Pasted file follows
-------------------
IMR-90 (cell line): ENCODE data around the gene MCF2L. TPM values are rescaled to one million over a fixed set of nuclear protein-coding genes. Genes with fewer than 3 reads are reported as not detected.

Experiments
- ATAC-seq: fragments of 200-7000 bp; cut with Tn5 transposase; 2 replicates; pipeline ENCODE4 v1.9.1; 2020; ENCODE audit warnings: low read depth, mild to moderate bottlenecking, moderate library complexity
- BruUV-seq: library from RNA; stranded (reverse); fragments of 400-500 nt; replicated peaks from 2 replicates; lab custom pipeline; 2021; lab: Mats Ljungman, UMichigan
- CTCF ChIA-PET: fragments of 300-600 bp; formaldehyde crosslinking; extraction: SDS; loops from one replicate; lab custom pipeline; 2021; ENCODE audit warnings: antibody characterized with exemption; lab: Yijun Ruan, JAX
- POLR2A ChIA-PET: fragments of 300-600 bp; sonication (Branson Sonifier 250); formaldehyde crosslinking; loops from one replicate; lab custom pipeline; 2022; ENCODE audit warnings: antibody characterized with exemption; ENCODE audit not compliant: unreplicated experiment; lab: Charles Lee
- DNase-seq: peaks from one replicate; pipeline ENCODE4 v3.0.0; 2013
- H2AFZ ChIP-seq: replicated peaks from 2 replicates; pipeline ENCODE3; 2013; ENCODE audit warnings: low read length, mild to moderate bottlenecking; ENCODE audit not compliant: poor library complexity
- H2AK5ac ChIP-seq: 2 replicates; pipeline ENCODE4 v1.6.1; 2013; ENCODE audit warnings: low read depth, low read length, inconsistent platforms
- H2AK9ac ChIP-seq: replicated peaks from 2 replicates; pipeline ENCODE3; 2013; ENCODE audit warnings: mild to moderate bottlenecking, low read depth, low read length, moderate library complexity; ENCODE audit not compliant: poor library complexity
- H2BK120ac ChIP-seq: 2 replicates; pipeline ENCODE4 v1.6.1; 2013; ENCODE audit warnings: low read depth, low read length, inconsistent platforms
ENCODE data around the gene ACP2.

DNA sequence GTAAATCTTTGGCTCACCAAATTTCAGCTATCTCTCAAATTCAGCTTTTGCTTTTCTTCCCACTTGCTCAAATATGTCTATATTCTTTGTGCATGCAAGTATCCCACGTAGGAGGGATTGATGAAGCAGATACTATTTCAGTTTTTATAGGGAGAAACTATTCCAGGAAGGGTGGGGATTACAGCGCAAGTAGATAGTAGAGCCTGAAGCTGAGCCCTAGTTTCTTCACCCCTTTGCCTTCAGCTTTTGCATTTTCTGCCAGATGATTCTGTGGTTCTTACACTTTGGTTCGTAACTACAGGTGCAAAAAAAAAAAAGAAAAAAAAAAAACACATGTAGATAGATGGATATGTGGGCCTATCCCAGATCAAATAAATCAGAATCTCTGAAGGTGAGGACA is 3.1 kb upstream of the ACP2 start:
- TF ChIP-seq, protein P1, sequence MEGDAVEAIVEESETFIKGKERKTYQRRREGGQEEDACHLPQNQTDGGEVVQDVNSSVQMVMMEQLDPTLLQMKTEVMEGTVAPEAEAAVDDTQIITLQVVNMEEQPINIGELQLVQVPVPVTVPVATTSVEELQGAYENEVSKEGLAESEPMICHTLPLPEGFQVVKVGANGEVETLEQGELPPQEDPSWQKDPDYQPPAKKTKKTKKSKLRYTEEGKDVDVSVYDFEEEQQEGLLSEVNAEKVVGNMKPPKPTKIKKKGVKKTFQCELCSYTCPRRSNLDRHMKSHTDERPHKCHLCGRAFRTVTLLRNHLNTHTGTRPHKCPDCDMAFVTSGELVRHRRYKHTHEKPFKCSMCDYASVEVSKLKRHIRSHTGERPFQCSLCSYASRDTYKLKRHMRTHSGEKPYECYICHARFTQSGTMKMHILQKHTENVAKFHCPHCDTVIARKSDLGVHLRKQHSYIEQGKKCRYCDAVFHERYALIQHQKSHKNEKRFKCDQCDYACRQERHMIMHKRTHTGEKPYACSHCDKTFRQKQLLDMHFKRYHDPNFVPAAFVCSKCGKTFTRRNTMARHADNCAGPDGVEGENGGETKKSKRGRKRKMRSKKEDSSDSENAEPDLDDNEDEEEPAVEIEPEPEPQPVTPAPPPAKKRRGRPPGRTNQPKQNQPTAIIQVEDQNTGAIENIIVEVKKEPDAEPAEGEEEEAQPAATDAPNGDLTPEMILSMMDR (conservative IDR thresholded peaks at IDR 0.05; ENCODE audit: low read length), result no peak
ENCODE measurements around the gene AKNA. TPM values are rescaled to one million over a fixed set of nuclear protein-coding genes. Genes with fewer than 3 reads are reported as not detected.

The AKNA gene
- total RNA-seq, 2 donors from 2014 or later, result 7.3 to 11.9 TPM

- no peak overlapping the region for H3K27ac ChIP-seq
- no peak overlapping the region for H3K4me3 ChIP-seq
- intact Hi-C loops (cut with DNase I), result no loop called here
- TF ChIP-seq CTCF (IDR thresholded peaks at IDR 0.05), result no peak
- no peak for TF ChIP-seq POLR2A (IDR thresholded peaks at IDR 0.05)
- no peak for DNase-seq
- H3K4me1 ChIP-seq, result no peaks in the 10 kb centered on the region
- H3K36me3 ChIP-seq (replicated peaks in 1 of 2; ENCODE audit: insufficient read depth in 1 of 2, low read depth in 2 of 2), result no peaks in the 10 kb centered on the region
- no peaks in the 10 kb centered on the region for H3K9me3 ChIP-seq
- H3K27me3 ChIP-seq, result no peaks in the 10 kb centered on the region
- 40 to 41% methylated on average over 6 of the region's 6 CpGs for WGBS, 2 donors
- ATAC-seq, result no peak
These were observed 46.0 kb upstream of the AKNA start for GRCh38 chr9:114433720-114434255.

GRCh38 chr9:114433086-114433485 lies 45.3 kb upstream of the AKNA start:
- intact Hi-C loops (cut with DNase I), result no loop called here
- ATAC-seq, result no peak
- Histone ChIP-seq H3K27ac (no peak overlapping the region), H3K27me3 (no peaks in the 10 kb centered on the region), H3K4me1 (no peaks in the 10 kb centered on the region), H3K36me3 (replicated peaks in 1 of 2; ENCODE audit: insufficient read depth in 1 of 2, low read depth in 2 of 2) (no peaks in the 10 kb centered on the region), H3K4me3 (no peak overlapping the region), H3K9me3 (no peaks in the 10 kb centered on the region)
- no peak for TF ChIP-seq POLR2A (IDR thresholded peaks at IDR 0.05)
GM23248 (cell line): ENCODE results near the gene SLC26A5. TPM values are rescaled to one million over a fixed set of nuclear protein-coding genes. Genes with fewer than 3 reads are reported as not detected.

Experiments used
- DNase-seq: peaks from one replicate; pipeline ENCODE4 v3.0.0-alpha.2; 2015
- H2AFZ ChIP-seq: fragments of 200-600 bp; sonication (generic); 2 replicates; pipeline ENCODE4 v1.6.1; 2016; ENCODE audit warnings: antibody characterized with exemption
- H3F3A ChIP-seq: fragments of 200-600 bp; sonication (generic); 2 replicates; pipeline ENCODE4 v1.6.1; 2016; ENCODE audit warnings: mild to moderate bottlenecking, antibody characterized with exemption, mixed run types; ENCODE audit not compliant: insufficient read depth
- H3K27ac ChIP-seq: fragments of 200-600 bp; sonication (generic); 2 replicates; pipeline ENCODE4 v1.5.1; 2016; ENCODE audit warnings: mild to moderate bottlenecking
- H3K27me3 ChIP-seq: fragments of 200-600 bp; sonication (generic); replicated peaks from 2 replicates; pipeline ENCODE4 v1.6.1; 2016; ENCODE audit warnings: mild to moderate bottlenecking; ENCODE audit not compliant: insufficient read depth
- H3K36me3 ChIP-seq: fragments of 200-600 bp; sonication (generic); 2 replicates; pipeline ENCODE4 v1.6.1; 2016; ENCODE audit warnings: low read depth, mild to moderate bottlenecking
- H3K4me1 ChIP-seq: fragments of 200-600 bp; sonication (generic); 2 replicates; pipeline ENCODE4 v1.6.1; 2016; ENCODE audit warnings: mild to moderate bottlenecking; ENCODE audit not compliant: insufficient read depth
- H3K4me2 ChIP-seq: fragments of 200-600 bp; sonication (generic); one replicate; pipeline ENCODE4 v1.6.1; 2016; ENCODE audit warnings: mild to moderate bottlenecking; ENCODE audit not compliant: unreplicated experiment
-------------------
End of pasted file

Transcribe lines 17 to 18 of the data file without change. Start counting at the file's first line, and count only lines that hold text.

- total RNA-seq, 2 donors from 2014 or later, result 7.3 to 11.9 TPM

- no peak overlapping the region for H3K27ac ChIP-seq